Pharmacy board vs University of Mauritius

To sum up the recent happenings, The University of Mauritius advertised a Bachelor of Pharmarcy (BPharm) course 4 years ago and a few weeks before the end of the first batch’s course, the Pharmacy Board of Mauritius announced that they do not approve or recognize such course by the University. Some years back, the board rejected the university’s demand to hold such a course. Some of the reasons brought forward at that time and even today are the lack of qualified lecturers, the contents of the course modules and the lack of adequate infrastructure on the campus.

On top of that, I find that the University has been showing a “fer-foute” behavior. I just heard that the Vice-Chancellor said that he was not aware if the Pharmacy Board rejected their application. WTF?

One graduate per family

The whole blame cannot solely be put on the University, at least, not on the other courses taught on the campus. “One graduate per family” has been the aim of the government but however, nothing is said about the future of those thousands of unemployed graduates in the island.

Consequences :

  • Students with lower grades are allowed to pursue an undergraduate programmes.
  • A few courses taught here have no big prospects on the local market
  • Since a few years back, the campus is like a “bazaar”. The campus is no more the same what I have known.
  • Some courses were held at other locations due to the lack of rooms on the campus. (Is it still the same today???)

As a graduate of the University of Mauritius, I deeply sympathize with those students who are supposed to graduate with that BPharm degree soon. I can try to understand their state of mind as well as that of their parents right now.

Be strong. Hope that a solution will be found soon.

3 thoughts on “Pharmacy board vs University of Mauritius

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  1. The authorities should stop playing with young people’s future. A revision should be made of the country’s requirements and whether graduates can be employed. In some countries quotas are applied in universities for certain areas like medicine. This is done in periods where there are few employment vacancies for particular jobs. The concept of one graduate per family is silly. A country needs various skilled people in various trades. Already we see a flux of lawyers here, for such a small country how many lawyers do you need per head of capita? The Bpharm incident is just incompetence where the victim is the student and you wonder why they aspire to leave the country?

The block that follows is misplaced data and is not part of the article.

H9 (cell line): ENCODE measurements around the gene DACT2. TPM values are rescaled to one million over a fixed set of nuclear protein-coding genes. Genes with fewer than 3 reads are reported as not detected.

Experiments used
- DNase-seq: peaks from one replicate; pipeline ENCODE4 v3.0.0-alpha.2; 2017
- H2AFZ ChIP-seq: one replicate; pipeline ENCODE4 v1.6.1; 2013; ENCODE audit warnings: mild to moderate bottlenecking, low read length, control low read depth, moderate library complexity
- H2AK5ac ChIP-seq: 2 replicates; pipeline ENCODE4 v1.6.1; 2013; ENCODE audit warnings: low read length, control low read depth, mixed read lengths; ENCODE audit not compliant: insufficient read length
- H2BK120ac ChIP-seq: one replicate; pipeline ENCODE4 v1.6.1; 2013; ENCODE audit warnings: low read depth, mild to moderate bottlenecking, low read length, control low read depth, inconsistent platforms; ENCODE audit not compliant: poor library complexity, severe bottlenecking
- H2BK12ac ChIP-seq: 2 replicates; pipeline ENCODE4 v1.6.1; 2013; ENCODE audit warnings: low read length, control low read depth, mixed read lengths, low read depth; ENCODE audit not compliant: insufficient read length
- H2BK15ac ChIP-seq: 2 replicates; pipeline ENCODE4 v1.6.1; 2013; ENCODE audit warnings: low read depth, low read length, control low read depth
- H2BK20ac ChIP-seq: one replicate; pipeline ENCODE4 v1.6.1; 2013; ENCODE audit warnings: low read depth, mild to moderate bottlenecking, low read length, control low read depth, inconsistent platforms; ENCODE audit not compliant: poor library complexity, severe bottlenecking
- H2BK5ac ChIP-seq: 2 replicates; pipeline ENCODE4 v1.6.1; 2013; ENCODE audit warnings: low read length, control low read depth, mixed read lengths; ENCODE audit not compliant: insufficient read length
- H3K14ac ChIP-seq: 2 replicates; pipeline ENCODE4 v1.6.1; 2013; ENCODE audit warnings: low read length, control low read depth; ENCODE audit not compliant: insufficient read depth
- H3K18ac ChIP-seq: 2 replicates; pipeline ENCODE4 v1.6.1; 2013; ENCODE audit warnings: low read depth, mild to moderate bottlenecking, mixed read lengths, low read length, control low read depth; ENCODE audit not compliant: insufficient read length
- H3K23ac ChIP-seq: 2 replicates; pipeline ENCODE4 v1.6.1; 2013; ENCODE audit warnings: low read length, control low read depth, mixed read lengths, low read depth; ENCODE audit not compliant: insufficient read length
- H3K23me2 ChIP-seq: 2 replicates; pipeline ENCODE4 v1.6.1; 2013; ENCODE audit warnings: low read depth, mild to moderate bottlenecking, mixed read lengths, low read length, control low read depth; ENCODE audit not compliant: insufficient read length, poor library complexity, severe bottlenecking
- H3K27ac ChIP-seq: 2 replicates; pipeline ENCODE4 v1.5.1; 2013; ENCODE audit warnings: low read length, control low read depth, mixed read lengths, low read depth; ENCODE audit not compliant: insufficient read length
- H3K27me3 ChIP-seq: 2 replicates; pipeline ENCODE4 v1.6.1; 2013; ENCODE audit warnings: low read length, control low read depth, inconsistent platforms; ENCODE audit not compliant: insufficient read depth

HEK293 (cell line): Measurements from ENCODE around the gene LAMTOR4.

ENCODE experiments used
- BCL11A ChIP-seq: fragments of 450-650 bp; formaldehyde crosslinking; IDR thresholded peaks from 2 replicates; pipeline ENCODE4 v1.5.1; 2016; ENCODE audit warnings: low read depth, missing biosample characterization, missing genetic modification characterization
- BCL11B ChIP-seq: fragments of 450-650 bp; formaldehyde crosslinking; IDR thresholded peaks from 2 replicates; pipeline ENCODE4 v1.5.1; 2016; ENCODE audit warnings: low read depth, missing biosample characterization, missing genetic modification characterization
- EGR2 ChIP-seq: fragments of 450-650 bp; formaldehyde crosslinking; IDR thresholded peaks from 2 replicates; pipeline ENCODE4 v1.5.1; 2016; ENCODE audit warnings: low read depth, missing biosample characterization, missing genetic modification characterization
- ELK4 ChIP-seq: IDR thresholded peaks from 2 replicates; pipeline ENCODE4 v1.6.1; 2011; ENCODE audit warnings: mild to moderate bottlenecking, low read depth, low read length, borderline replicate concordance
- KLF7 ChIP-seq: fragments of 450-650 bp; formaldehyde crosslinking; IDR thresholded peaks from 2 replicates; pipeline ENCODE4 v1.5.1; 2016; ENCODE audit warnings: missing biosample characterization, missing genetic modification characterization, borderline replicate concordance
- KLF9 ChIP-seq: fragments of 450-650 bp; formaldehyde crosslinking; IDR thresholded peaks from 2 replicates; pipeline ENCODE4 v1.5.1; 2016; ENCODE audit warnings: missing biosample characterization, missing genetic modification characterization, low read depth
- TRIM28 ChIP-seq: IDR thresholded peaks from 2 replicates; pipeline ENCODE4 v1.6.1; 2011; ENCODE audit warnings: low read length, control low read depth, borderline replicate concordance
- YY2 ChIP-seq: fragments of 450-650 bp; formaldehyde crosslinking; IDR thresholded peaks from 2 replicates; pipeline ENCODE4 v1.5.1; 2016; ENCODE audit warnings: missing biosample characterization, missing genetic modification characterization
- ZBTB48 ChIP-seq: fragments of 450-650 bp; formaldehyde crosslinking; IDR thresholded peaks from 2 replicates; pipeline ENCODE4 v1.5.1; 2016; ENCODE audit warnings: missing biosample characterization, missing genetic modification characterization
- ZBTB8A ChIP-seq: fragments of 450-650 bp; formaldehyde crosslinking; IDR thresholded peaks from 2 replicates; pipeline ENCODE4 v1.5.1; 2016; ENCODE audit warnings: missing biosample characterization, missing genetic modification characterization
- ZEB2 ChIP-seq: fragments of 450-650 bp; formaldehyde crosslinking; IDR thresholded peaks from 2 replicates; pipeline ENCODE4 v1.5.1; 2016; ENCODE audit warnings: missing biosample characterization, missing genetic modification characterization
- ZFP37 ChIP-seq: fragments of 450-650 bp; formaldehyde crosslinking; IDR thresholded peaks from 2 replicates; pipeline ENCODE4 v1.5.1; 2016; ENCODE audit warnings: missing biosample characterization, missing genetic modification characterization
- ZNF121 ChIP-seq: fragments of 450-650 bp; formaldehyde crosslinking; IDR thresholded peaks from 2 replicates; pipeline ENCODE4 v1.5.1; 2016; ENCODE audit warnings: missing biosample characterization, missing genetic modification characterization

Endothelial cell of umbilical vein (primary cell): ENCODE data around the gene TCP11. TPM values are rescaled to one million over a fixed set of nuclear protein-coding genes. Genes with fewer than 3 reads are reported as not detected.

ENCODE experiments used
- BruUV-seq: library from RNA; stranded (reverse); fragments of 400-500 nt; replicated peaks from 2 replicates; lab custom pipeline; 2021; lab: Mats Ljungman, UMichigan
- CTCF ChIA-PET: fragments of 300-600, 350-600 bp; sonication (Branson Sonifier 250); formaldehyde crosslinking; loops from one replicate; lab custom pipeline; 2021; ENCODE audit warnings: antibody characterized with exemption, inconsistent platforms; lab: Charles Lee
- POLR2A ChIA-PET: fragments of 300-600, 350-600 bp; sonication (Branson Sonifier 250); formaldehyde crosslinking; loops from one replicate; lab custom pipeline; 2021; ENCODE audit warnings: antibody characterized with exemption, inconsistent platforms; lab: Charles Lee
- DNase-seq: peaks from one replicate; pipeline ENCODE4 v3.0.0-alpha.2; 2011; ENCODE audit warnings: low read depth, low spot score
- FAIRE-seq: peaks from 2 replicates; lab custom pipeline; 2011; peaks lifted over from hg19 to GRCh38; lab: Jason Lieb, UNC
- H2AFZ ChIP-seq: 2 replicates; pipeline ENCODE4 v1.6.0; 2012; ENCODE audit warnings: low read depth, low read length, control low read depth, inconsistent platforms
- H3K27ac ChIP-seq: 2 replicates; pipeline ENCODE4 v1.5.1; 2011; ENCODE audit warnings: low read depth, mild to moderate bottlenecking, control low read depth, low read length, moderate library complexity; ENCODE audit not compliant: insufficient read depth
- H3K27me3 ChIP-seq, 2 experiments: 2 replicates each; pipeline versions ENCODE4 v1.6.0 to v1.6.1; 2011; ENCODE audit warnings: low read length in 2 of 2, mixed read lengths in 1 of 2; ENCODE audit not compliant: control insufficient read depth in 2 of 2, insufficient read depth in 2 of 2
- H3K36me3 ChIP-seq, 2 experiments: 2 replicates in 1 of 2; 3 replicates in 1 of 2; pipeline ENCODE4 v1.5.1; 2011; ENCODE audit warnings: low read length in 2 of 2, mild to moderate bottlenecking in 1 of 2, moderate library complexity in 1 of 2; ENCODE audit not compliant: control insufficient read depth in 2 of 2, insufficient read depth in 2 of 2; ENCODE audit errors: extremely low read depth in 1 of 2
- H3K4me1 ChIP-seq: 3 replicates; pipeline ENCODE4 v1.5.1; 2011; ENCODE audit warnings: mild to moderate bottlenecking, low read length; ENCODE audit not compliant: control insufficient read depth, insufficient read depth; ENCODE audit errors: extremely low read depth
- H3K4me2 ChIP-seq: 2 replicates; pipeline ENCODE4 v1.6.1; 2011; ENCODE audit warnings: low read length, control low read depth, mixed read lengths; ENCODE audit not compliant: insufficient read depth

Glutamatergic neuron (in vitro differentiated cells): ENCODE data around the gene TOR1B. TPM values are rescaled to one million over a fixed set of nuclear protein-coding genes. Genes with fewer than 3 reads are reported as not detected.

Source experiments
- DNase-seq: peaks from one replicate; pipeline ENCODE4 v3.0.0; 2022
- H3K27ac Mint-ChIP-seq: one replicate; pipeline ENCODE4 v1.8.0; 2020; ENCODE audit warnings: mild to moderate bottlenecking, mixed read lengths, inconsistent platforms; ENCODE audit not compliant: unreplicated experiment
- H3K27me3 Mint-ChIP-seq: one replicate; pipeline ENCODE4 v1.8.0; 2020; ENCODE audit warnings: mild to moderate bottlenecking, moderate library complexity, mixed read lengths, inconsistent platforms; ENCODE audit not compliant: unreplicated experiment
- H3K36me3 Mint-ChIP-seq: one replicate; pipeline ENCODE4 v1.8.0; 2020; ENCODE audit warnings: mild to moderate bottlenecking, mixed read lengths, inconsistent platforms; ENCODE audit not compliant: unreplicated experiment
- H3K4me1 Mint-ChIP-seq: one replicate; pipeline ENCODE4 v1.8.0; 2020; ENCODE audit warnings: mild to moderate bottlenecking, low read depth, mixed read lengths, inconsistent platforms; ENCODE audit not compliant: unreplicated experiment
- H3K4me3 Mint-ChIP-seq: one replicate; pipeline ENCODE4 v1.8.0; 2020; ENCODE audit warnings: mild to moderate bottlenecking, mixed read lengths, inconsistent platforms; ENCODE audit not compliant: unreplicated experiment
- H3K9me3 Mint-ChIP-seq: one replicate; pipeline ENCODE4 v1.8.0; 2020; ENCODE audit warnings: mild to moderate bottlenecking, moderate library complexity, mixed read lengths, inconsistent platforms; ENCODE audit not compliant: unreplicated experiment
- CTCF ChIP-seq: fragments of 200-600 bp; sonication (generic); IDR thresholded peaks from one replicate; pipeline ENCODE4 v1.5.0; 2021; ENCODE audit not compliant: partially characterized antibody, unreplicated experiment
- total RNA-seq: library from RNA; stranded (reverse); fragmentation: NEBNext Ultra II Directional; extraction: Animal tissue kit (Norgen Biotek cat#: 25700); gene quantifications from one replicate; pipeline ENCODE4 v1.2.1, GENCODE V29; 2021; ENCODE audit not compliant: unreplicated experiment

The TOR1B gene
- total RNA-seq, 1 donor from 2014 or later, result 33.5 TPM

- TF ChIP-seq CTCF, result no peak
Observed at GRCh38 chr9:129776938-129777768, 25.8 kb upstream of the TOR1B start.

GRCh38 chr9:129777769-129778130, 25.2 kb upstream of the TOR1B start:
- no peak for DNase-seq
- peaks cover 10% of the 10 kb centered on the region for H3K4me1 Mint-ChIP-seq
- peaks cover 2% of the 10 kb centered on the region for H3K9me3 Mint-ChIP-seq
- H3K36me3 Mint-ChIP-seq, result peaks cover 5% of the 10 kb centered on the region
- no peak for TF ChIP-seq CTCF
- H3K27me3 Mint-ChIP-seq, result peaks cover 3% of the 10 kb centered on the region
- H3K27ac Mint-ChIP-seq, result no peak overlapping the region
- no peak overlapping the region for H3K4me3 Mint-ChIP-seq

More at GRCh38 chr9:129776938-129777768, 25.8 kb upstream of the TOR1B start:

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  2. In other words do they mean that “Its after completing a 4 year University Course, that Pharmacy Board says their Degree is invalid”?

    See what happens when you work with some people who are incompetent Also what happens when there is no sharing of information and ideas. University is a place for sharing of knowledge .. so don’t fool students or screw up their future.

    Before launching this course, the UOM should have gathered all the concerned people ( Ministry of health, Pharmacy board, lecturers, Ministry of Education etc.. ) before starting the course.

    Definitely its been done in a rush, but so far the pharmacy board should have pointed this out WELL BEFORE ( if they did shut up in the beginning… then they should continue doing it… ).

    Whatever it be now, i think that they should continue with the course and all the concerned institutions come up with a well structured course content for next batch.

    ” les incompetants se prennent pour les plus malins, et les etudiants passent pour des cons. Mais.. où elle est l’avenir ??? “

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  3. I wonder what they want to achieve and what they want to prove by having more graduates. First, a higher number of graduates in a country does not mean that the nation’s quality of life and living standards are better. The system is supposed to be elitist with the best going on higher education because they merit to do so. Nowadays, everybody is going to universities even with mediocre grades. The level of universities decreases with such policies and high achievers are discouraged in such systems.

    Moreover, university education is not the most important thing that can happen to young people. Our brothers, sisters and children have no use of such education if they cannot get a job with it. Proper planning is important but our policy leaders just implement a policy while being evasive on the outcome of such policies. They cannot tell with absolute certainty what will happen to those graduates and they cannot make sure that jobs will be created for all these mellow fellows.

    A man dreams of an utopia but the reasonable man tries his best to make sure that the right things are done to achieve that utopia for humanity. Among the two I prefer the reasonable man. Where are the reasonable men in Mauritius?

    ?_?

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